By Steve Robins
Anticipation builds customer loyalty.
A few weeks back, I had a few “wow” experiences that demonstrated the power of anticipation. No matter that they were almost mundane: each experience improved my perception of the brand/company, service or location. And they offer great lessons for solution marketers.
After filling up with gas at the nearby Hess Gas Station, I saw that the gas pump’s receipt printer was out of paper – which is a nuisance. But when I walked into the store to pick up a receipt, the cashier already had my receipt ready – before I could utter a single word. Wow! I’d say that I was actually more impressed with her anticipating my receipt needs than I would have been had the printer actually had paper. I’ve been filling up at this station because they had competitive gas prices. Now I’ll do it because they have great service as well.
The next day, I inadvertently locked myself out of my ConstantContact account, so I called the company to see what they could do to reset my password. No sooner had I mentioned my account name than the customer service rep said, “I bet you’re calling because you’re locked out… Here’s what you need to do…” She took care of it and I was on my way. Once again, Wow! And once again, an experience that would make me recommend the company to my peers.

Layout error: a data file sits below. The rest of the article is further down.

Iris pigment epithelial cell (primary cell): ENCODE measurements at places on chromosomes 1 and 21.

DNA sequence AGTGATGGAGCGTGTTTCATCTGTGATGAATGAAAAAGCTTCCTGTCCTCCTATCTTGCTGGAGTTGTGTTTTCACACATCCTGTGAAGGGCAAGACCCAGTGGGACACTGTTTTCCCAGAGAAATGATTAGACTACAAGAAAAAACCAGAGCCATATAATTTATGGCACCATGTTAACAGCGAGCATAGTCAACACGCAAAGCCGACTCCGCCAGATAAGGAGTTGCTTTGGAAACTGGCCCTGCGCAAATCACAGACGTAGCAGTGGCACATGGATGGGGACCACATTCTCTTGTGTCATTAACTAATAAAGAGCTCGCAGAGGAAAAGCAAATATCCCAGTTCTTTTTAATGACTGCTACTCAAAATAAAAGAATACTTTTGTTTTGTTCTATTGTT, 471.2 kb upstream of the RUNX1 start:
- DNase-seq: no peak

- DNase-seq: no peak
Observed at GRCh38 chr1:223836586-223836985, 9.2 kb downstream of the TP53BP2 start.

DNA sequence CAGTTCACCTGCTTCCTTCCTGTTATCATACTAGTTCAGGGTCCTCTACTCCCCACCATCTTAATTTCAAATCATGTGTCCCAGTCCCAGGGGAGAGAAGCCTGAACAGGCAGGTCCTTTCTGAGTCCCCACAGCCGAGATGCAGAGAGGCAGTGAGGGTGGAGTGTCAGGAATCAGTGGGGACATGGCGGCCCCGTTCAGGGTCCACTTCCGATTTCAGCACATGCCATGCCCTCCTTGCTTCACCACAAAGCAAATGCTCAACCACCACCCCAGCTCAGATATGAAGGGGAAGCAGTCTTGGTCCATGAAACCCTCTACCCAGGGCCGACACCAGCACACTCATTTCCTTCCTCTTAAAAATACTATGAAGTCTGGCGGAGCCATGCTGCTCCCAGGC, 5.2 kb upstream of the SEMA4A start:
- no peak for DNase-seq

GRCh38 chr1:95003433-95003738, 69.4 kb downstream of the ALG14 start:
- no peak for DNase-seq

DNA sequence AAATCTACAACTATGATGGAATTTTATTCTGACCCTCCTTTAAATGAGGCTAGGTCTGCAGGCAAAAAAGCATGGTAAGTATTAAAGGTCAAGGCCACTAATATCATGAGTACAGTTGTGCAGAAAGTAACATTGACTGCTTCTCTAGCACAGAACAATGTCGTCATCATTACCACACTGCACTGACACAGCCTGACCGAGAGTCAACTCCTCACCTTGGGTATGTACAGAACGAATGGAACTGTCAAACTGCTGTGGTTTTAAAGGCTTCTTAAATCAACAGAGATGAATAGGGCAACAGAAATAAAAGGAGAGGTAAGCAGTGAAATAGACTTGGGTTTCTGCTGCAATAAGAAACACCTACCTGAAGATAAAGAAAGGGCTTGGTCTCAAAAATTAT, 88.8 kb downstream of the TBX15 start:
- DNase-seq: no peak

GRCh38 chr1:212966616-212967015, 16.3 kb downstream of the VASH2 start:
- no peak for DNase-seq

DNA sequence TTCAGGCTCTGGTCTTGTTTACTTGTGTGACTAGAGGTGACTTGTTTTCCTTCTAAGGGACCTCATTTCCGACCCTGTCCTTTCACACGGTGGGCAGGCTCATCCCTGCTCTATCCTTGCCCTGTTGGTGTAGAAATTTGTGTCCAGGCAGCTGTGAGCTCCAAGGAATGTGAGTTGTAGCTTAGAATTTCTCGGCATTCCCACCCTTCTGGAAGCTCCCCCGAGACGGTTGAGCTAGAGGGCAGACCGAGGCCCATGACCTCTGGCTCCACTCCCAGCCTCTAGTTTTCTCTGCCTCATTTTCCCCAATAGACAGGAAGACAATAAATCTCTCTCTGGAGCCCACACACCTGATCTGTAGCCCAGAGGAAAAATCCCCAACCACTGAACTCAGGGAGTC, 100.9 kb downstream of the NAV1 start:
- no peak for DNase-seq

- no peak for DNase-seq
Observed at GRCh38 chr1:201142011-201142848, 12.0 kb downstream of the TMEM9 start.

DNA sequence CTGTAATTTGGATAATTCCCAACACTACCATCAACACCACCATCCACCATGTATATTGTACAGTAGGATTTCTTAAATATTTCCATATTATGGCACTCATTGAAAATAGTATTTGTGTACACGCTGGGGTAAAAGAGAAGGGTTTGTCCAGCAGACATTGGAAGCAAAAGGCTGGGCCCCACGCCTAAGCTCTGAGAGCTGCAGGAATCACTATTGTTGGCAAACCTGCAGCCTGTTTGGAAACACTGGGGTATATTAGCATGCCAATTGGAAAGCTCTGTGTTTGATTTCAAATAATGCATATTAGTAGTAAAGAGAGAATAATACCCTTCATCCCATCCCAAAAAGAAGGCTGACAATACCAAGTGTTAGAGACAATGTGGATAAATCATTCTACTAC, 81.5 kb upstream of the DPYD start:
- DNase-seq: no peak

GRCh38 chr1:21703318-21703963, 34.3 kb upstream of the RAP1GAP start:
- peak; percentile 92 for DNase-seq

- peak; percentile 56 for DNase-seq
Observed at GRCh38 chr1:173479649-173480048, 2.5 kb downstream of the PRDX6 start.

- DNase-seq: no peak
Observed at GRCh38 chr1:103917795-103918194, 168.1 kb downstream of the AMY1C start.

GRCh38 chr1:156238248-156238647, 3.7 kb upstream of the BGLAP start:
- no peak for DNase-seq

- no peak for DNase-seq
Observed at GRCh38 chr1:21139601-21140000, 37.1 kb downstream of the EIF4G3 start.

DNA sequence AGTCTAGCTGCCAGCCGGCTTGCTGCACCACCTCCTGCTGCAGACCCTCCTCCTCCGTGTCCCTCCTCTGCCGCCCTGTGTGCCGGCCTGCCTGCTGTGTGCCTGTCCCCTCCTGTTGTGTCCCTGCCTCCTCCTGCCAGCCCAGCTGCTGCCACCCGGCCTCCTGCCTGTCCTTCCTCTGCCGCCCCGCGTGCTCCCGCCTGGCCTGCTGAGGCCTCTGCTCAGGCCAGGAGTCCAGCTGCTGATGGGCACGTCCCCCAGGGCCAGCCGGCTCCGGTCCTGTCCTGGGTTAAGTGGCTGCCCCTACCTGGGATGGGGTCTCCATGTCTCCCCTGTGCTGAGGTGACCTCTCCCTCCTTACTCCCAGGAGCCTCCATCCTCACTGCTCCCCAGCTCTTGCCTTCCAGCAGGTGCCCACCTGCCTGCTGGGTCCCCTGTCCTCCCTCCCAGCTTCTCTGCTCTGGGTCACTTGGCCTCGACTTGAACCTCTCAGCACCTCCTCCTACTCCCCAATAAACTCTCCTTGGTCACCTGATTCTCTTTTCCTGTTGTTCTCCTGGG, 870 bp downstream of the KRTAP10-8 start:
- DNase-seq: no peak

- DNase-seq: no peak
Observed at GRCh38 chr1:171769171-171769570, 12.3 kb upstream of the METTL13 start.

Both experiences had a common element: anticipation. The staff at both Hess and Constant Contact had anticipated my challenges, they knew how to address them – and they fixed them in a fast and pleasant manner.
Anticipated customer needs
Now, let me give you a different example. I head marketing at FirstBest, which designs and sells software for insurance companies. Early on, the company’s founders researched our market to understand insurers’ biggest underwriting challenges so that the company could anticipate their needs. Turns out those insurers had a lot of challenges that had never been solved before and our company was able to develop great software applications that have consistently exceeded their expectations.
But we really knew we were successful when prospects began muttering things under their breath. Thinking that my colleagues were out of earshot, prospects would say things like “Wow, they know my job!” and “holy s&#t” and “this would be great!” Things that prospects and customers say only when you, the vendor, actually anticipate their needs by understanding their challenges at the very deepest level.
Anticipation wins customers
When applied to the customer/prospect relationship, anticipation is a powerful tool that transforms an otherwise nice-to-have solution into a game-changer. A “Maybe I should I buy that” to an “I gotta have it”. It can even create an almost emotional connection. But most importantly, it’s about understanding the customer’s challenge and solving it in a unique and superior manner. Which is how anticipation builds lasting bonds between customers and their vendor partners.
So, how well does your company anticipate your customers’ needs?